Canes suffer rare home loss to Senators, 4-1

Nino Niederreiter’s first game with the Carolina Hurricanes didn’t prove to be very memorable.

The Canes were beaten 4-1 by the Ottawa Senators, a team battling through a challenging season but playing some of their best hockey of late, winning four of their last five.

The Canes’ play and execution was so poor, up and down the lineup, that coach Rod Brind’Amour said he apologized to Niederreiter, the veteran forward who was traded to Carolina on Thursday by the Minnesota Wild.

“It was so bad I almost dressed and got out there,” Brind’Amour said. “I might have been as good as what we were throwing out there, because we just didn’t play the way we’re supposed to. I didn’t know what I was watching. It’s the first time all year I could say that.

“They were trying. Everyone was trying, trying to do too much. It’s tough this time of year to have that kind of game. That’s the disappointing part for me. We have to pick the pieces up tomorrow and get back to work.”

The Canes (22-20-5), who went into the game seven points out of playoff position in the Eastern Conference, had picked up points in 18 straight games against the Senators on home ice, going 16-0-2 in the past 18 games. That came to an end Friday, as did Carolina’s five-game overall win streak at home.

The Sens (19-24-5) were the quicker, more alert, more aggressive team in their first win at PNC Arena since March 2015. They got to pucks first, won all the important faceoffs.

While the Canes got some sparkling stops from goalie Petr Mrazek, the Sens’ Anders Nilsson was better in net, finishing with 33 saves. It also helped Nilsson that the Senators blocked 27 shots, seven by defenseman Cody Ceci.

Canes forward Warren Foegele did sneak the puck through Nilsson in the second period for his sixth of the season. Fighting through traffic in the slot with the puck, he got off a sharp-angle shot that hit Nilsson’s paddle and popped through his pads.

Magnus Paajarvi had a first-period goal for the Sens, whacking a rebound past Mrazek, and was so stoked about scoring that he fell to the ice. Bobby Ryan, Mark Stone and Christian Wolanin then had second-period scores to give Ottawa a 4-1 lead.

“The way we have to play to be successful, they kind of played our game and rammed it down our throats,” Canes forward Jordan Martinook said. “They showed us how good it is when you play that way.”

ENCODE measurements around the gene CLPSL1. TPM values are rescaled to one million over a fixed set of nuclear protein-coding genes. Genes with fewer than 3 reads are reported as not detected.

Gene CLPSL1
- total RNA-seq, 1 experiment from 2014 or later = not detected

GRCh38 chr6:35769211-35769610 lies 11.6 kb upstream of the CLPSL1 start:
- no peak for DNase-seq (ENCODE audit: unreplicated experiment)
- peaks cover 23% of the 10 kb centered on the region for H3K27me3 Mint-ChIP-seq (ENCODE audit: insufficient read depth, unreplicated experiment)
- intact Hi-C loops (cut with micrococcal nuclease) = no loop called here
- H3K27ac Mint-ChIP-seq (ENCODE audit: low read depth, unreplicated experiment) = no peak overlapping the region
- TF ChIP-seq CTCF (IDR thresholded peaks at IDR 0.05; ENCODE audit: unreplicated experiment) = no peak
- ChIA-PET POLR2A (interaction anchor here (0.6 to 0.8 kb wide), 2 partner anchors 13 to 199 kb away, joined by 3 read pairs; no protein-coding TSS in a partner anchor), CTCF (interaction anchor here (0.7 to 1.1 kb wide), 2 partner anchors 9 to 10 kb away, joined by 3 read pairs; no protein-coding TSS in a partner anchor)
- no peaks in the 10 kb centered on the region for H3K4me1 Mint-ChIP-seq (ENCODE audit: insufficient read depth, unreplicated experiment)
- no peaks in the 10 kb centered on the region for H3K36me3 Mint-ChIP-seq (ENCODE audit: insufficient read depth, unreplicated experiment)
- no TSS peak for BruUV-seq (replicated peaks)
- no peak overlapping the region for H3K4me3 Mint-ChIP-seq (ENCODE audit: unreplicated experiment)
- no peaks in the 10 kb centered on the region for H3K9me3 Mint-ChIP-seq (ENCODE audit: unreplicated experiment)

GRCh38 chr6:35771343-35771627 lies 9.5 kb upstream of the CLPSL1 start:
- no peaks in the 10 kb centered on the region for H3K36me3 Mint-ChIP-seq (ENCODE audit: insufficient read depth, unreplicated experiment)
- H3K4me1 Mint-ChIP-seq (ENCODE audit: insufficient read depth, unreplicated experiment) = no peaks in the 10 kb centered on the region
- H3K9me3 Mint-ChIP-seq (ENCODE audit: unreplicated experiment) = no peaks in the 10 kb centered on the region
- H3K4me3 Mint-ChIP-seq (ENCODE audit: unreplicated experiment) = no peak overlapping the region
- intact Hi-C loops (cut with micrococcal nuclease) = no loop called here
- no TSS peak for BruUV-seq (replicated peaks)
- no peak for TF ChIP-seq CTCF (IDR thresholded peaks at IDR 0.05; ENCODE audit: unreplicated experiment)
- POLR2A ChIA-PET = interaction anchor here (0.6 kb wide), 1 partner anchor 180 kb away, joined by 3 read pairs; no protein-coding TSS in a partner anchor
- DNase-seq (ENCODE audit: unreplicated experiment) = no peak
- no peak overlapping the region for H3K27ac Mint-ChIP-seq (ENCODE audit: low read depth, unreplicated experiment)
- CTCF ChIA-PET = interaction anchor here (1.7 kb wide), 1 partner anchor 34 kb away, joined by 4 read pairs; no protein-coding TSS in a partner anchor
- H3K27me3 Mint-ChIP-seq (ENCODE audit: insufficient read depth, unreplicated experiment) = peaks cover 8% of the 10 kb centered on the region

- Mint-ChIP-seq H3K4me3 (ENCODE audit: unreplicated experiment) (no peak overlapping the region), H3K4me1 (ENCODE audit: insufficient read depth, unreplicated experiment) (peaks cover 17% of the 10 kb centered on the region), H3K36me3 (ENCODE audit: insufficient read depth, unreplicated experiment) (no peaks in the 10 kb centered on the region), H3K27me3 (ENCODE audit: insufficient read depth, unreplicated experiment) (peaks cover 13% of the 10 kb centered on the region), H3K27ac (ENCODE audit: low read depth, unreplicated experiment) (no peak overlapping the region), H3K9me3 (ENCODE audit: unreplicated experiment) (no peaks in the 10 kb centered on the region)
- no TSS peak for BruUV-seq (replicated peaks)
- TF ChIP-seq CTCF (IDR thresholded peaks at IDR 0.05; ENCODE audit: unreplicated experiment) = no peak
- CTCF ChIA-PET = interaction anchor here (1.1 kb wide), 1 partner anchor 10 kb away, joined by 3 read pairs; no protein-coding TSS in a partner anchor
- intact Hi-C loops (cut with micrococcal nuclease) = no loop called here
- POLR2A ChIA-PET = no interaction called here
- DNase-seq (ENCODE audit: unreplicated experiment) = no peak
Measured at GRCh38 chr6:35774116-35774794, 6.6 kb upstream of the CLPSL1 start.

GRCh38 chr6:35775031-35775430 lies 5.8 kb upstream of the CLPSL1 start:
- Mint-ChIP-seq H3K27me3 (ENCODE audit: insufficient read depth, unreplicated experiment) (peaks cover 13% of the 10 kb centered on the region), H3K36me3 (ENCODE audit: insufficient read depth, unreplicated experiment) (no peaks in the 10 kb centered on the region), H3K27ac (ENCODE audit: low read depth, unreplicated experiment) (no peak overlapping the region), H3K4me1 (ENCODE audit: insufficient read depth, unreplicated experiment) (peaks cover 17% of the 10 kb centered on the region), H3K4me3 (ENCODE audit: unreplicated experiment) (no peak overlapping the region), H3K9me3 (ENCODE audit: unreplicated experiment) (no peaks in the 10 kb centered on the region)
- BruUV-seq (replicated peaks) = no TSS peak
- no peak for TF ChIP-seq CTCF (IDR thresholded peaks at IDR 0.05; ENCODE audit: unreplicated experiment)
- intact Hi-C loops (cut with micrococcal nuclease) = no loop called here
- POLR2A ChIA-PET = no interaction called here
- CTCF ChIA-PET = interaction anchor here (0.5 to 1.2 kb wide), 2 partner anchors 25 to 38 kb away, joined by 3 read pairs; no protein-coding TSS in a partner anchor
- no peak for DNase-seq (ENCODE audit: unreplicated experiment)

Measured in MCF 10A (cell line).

Ryan’s goal came after sustained pressure by the Sens in the Carolina zone, and Stone had a quick-wrister from the top of the left circle after a face-off win for his 22nd. Wolanin made it 4-1 for the Senators, the defenseman jumping into the rush as the Sens beat the Canes down the ice in transition.

Niederreiter was in the starting lineup Friday, playing left wing on a line with center Greg McKegg and winger Justin Williams and had some offensive opportunities. “He was fine,” BrindAmour said.

The Canes, after winning seven of eight games, had a miserable 6-2 loss to the New York Rangers on Tuesday at the Garden, when the Canes’ best line was centered by Rask and had rookie Saku Maenalanen score both goals. That was Carolina’s 16th straight loss to the Rangers in New York.

Carolina Hurricanes’ Jordan Martinook (48) works between Ottawa Senators goaltender Anders Nilsson (31) and Senators’ Cody Ceci (5) during the first period of an NHL hockey game Friday, Jan. 18, 2019, in Raleigh, N.C. (AP Photo/Karl B DeBlaker) Karl B DeBlaker AP

The Canes, who beat the Sens 5-4 early in January in Ottawa, had some early jump Friday but never got into a good flow or rhythm, failing to convert on two first-period power plays. Nor did forward Micheal Ferland win his fight with defenseman Mark Borowiecki, the Sens’ tough guy, late in the first.

A clearcut win by Ferland in a fight Sunday against Nashville’s Austin Watson helped key a 6-3 win over the Predators. But no heavy punches were landed in this one, which resulted in a Sens power play.

The Canes play their last three games before the NHL All-Star Game break on the road -- at Edmonton, Calgary and then Vancouver. They don’t play at home again until Feb. 1, against the Vegas Golden Knights.

In more than 30 years at The N&O, Chip Alexander has covered the N.C. State, UNC, Duke and East Carolina beats, and now is in his 11th season on the Carolina Hurricanes beat. Alexander, who has won numerous writing awards at the state and national level, covered the Hurricanes’ move to North Carolina in 1997 and was a part of The N&O’s coverage of the Canes’ 2006 Stanley Cup run.